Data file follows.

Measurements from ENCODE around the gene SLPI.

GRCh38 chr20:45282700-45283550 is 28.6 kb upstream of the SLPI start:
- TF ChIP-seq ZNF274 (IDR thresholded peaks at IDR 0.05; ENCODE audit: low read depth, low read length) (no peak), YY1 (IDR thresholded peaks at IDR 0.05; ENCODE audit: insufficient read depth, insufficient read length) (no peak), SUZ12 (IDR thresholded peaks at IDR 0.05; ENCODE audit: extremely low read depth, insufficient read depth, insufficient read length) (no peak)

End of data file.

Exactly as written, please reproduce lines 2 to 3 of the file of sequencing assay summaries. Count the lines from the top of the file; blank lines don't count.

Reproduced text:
GRCh38 chr20:45282700-45283550 is 28.6 kb upstream of the SLPI start:
- TF ChIP-seq ZNF274 (IDR thresholded peaks at IDR 0.05; ENCODE audit: low read depth, low read length) (no peak), YY1 (IDR thresholded peaks at IDR 0.05; ENCODE audit: insufficient read depth, insufficient read length) (no peak), SUZ12 (IDR thresholded peaks at IDR 0.05; ENCODE audit: extremely low read depth, insufficient read depth, insufficient read length) (no peak)